Cyprus Property News
Cyprus | Posted:

Cyprus Property Prices drop during first quarter

A decreased of 10.8% in annual prices for apartments were shown in the results of the tenth edition of the Cyprus Property Price Index of RICS (Royal Institution of Chartered Surveyors of Cyprus). The report was conducted in collaboration with the Association of Scientists Surveyors Construction Economists of Cyprus (SEEOKK).

The Property Price Index continued to show a negative trend during the first quarter of 2012, with prices and rents recording a fall in all urban areas. Limassol is in the worse position, as despite the fact that until the first half of 2011 it was less affected by the overall negative market trend. The new difficulties are a result of declining interest from foreign buyers. Prices for houses, both for homes and for apartments, showed a quarterly fall of 2.4% and 2.6% respectively, with the largest decrease recorded in Limassol (apartments and houses -6.5% -5.3%). Nationwide prices fell by an average of 3.0% and 3.1% in offices and for warehouses by 2.1%. Compared with the first quarter of 2011, prices of apartments decreased by 10.8% and 6.3% for houses,  shops at 12.0%, 9.0% for offices and warehouses at 10.7%.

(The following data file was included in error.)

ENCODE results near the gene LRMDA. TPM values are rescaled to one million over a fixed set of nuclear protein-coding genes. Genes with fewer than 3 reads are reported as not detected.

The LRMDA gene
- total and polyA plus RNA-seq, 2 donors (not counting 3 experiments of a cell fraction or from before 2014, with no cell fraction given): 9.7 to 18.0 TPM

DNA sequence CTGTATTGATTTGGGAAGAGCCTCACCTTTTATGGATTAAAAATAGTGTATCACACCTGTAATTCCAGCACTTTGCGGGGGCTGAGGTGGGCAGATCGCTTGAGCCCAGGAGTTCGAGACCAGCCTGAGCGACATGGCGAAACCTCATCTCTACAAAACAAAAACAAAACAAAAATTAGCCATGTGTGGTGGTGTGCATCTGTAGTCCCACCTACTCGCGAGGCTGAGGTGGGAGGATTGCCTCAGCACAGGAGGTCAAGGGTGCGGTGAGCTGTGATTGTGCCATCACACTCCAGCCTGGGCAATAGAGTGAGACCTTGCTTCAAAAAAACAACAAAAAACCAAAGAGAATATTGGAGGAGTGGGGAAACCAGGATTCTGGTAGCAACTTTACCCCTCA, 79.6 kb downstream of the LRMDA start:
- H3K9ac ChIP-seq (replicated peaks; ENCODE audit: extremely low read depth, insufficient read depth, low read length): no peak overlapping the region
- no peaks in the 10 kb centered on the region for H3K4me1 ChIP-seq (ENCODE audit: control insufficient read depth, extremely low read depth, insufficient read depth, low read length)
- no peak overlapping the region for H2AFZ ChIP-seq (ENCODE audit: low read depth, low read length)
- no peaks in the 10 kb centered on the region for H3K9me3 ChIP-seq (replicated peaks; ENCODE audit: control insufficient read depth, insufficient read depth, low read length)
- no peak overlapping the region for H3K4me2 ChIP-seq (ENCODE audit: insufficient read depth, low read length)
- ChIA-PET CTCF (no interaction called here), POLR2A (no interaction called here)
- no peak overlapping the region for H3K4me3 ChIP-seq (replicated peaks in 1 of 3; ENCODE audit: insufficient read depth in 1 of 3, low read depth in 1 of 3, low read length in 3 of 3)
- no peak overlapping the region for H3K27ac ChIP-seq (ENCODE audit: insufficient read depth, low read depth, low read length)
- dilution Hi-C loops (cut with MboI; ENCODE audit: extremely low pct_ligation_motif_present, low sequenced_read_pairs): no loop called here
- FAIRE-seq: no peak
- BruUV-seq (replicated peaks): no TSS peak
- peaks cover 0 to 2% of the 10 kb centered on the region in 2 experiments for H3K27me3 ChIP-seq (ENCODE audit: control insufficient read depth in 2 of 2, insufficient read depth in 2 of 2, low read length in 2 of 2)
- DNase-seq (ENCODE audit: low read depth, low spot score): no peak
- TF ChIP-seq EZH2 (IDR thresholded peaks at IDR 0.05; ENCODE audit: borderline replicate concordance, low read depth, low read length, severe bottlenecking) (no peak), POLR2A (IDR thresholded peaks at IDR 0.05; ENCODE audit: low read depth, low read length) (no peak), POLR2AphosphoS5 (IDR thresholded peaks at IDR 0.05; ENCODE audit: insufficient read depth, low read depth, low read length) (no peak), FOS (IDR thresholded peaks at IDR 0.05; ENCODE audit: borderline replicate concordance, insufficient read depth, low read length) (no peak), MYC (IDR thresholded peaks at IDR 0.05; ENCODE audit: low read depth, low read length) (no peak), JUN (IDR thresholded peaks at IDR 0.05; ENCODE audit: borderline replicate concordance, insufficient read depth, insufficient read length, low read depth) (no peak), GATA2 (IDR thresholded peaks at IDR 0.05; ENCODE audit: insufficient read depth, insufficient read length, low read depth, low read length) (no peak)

The average rental price in Cyprus fell to 2.2% in apartments, for houses by 2.2%, 1.8% for stores, warehouses for 2.8% and 4.3% for offices. Comparing rents with those in the first quarter of 2011, rental rates fell by 5.7% for apartments, homes for 1.5%, 12.3% for shops, offices for 13.9% and 11.1% for warehouses. The variations recorded indicate that the market is now affected as a whole, while it appears that the first areas recording the biggest decline are now coming to their lowest point.

According to a member of RICS Cyprus, "During the first quarter of 2012, the Cyprus economy continued to accept the burden of the consequences of the economic crisis facing Greece and the" haircut "of Greek debt had a significant impact, because it led to a marked slowdown in mortgage and corporate loans and loans and a higher rate of unemployment. The combination of the above, together with the uncertainty surrounding the banking system in Cyprus, led to a further slowdown. While the first half of 2011 saw some signs of sluggish economic growth in the second half of the year and the first quarter of 2012 saw investors to postpone decisions. This resulted in low turnover and transactions and reduced interest, particularly from local buyers, as those most affected by rising unemployment and the reduction of appropriations. "